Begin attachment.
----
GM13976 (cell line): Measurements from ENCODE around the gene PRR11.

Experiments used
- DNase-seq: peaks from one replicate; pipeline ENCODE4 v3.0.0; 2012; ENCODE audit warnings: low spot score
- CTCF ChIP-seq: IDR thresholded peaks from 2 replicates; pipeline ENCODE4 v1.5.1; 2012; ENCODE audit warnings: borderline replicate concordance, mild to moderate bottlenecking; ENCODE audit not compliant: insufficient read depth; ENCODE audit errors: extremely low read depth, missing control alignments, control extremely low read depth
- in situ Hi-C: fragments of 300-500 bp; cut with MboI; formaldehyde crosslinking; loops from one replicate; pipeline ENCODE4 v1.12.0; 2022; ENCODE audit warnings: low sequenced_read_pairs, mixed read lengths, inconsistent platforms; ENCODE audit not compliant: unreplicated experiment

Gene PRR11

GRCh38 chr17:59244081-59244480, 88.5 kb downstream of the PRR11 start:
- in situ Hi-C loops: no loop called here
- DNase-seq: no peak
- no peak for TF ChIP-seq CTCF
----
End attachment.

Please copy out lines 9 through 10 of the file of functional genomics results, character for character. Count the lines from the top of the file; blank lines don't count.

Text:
- DNase-seq: no peak
- no peak for TF ChIP-seq CTCF